Animalia > Chordata > Mammalia > Rodentia > Muroidea > Muridae > Rattus > Rattus norvegicus
 

Rattus norvegicus (Norway rat)

Synonyms:
Language: French

Wikipedia Abstract

The brown rat, also referred to as common rat, street rat, sewer rat, Hanover rat, Norway rat, brown Norway rat, Norwegian rat, or wharf rat (Rattus norvegicus) is one of the best known and most common rats. Selective breeding of Rattus norvegicus has produced the laboratory rat, a model organism in biological research, as well as pet rats.
View Wikipedia Record: Rattus norvegicus

Invasive Species

The Norway rat (Rattus norvegicus) is globally widespread and costs primary industry hundreds of millions of dollars per year. It has caused or contributed to the extinction or range reduction of native mammals, birds, reptiles and invertebrates through predation and competition. It restricts the regeneration of many plant species by eating seeds and seedlings, eats food crops and spoils human food stores by urinating and defecating in them. Additional economic damage is caused by chewing through power cables and spreading diseases.
View ISSG Record: Rattus norvegicus

EDGE Analysis

Uniqueness Scale: Similiar (0) 
1
 Unique (100)
Uniqueness & Vulnerability Scale: Similiar & Secure (0) 
14
 Unique & Vulnerable (100)
ED Score: 4.23
EDGE Score: 1.66

Attributes

Adult Weight [1]  300 grams
Birth Weight [1]  6 grams
Diet [2]  Carnivore (Invertebrates), Frugivore, Granivore, Herbivore
Diet - Fruit [2]  20 %
Diet - Invertibrates [2]  30 %
Diet - Plants [2]  10 %
Diet - Seeds [2]  40 %
Forages - Ground [2]  100 %
Female Maturity [1]  90 days
Male Maturity [1]  70 days
Gestation [1]  21 days
Litter Size [1]  10
Litters / Year [1]  4
Maximum Longevity [1]  5 years
Nocturnal [3]  Yes
Speed [4]  2.461 MPH (1.1 m/s)
Weaning [1]  25 days

Ecoregions

Name Countries Ecozone Biome Species Report Climate Land
Use
Arabian Peninsula coastal fog desert Oman, Yemen, Saudi Arabia Afrotropic Deserts and Xeric Shrublands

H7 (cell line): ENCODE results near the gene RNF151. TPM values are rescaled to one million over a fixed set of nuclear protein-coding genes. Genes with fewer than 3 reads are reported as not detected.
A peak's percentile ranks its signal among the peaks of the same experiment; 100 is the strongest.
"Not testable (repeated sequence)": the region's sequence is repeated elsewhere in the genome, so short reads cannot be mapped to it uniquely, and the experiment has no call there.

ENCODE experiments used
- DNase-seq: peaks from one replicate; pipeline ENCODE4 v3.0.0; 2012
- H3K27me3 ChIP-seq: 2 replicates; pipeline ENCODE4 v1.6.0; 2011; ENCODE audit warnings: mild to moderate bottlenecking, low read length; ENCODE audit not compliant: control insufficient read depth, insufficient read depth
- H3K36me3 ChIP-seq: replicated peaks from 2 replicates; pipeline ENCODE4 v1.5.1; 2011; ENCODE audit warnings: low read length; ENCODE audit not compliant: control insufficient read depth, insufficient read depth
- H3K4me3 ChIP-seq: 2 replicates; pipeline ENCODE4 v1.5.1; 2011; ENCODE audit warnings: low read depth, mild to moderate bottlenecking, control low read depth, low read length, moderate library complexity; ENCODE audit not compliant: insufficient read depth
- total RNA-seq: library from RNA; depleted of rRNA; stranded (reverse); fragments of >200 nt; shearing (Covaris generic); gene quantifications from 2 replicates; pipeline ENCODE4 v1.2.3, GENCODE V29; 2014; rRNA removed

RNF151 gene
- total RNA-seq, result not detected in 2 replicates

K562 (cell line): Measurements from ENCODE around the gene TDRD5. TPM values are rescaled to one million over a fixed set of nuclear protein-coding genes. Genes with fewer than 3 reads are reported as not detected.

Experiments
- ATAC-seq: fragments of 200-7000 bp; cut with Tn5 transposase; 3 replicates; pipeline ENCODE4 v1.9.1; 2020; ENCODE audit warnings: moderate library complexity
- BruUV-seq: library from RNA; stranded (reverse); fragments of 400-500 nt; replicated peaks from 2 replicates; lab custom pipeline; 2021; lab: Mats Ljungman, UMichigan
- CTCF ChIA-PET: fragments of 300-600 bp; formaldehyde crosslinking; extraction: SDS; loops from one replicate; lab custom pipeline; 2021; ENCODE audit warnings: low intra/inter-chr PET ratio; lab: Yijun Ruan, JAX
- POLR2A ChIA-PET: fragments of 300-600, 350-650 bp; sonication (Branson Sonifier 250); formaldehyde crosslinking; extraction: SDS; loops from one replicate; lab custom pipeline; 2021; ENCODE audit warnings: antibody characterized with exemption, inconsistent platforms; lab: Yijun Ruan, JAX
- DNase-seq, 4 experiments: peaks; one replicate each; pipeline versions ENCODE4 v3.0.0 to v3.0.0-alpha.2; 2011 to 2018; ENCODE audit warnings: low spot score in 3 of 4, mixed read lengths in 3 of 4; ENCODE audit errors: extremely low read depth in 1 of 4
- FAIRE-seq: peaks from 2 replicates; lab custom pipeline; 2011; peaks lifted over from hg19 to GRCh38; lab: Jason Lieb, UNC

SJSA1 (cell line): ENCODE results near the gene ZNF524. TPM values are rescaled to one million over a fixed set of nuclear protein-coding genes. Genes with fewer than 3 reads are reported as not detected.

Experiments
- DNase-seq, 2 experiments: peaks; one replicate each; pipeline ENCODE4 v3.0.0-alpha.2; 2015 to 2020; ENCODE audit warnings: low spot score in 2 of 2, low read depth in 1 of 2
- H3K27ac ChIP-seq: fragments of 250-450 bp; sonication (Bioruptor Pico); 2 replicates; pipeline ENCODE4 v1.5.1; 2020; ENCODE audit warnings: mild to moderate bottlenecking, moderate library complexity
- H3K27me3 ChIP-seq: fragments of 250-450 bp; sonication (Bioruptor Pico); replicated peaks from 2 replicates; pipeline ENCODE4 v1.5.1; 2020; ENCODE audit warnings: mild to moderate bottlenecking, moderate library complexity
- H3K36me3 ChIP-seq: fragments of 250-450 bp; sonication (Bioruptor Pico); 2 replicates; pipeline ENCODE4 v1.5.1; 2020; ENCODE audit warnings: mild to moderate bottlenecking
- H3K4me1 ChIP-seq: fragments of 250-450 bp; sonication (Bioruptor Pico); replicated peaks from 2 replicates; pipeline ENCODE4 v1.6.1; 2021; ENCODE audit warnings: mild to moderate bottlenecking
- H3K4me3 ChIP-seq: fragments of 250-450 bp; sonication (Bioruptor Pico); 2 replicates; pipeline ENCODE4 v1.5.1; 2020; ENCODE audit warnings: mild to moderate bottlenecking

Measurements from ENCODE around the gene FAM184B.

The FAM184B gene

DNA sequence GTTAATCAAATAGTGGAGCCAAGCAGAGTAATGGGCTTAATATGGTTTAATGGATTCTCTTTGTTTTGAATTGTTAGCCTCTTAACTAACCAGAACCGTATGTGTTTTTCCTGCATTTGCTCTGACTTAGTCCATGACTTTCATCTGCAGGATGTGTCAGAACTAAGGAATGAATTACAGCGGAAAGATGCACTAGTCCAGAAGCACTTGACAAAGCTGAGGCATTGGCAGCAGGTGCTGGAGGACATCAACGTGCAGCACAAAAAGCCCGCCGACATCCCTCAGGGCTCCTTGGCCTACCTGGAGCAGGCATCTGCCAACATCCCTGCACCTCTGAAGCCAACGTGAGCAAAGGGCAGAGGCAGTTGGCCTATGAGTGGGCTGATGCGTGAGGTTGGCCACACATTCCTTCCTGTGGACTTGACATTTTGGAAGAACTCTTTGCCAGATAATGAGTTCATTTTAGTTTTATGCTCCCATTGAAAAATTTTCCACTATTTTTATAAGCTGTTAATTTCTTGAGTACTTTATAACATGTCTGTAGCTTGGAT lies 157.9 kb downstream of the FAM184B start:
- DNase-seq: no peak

Protected Areas

+ Click for partial list (100)Full list (202)

Ecosystems

Prey / Diet

Prey / Diet Overlap

+ Click for partial list (58)Full list (264)

Predators

Providers

Consumers

Institutions (Zoos, etc.)

Range Map

Distribution

Australia; North America; Southern Asia;

External References

Photos

Citations

Attributes / relations provided by
1de Magalhaes, J. P., and Costa, J. (2009) A database of vertebrate longevity records and their relation to other life-history traits. Journal of Evolutionary Biology 22(8):1770-1774
2Hamish Wilman, Jonathan Belmaker, Jennifer Simpson, Carolina de la Rosa, Marcelo M. Rivadeneira, and Walter Jetz. 2014. EltonTraits 1.0: Species-level foraging attributes of the world's birds and mammals. Ecology 95:2027
3Myers, P., R. Espinosa, C. S. Parr, T. Jones, G. S. Hammond, and T. A. Dewey. 2006. The Animal Diversity Web (online). Accessed February 01, 2010 at animaldiversity.org
4RUNNING SPRINGS: SPEED AND ANIMAL SIZE, CLAIRE T. FARLEY, JAMES GLASHEEN AND THOMAS A. MCMAHON, J. exp. Biol. 185, 71–86 (1993)
5Study of Northern Virginia Ecology
6Jorrit H. Poelen, James D. Simons and Chris J. Mungall. (2014). Global Biotic Interactions: An open infrastructure to share and analyze species-interaction datasets. Ecological Informatics.
7Contribution to the study of the diet of four owl species (Aves, Strigiformes) from mainland and island areas of Greece, Haralambos Alivizatos, Vassilis Goutner and Stamatis Zogaris, Belg. J. Zool., 135 (2) : 109-118
8Species Interactions of Australia Database, Atlas of Living Australia, Version ala-csv-2012-11-19
9THE PARASITIC FAUNA AND THE FOOD HABITS OF THE WILD JUNGLE CAT FELIS CHAUS FURAX DE WINTON, 1898 IN IRAQ, Mohammad K. Mohammad, Bull. Iraq nat. Hist. Mus. (2008) 10(2): 65-78
10Body size, diet and reproductive ecology of Coluber hippocrepis in the Rif (Northern Morocco), Juan M. Pleguezuelos, Soumia Fahd, Amphibia-Reptilia 25: 287-302 (2004)
11POPULATION STATUS AND DIET OF THE YELLOW-LEGGED GULL IN THE AZORES, VERÓNICA C. NEVES, NADIA MURDOCH & ROBERT W. FURNESS, ARQUIPÉLAGO. Ciências Biológicas e Marinhas Nº 23A (2006): 59-73
12Liang, H., Li, N., & Chen, Z. (2016). The prey tactics by two owl species in the forest of northeastern China. Folia Zoologica, 65(3), 208-213.
13International Flea Database
14Gibson, D. I., Bray, R. A., & Harris, E. A. (Compilers) (2005). Host-Parasite Database of the Natural History Museum, London
Ecoregions provided by World Wide Fund For Nature (WWF). WildFinder: Online database of species distributions, ver. 01.06 WWF WildFINDER
Protected Areas provided by Biological Inventories of the World's Protected Areas in cooperation between the Information Center for the Environment at the University of California, Davis and numerous collaborators.
GBIF Global Biodiversity Information Facility
Images provided by Wikimedia Commons licensed under a Creative Commons License
Abstract provided by DBpedia licensed under a Creative Commons License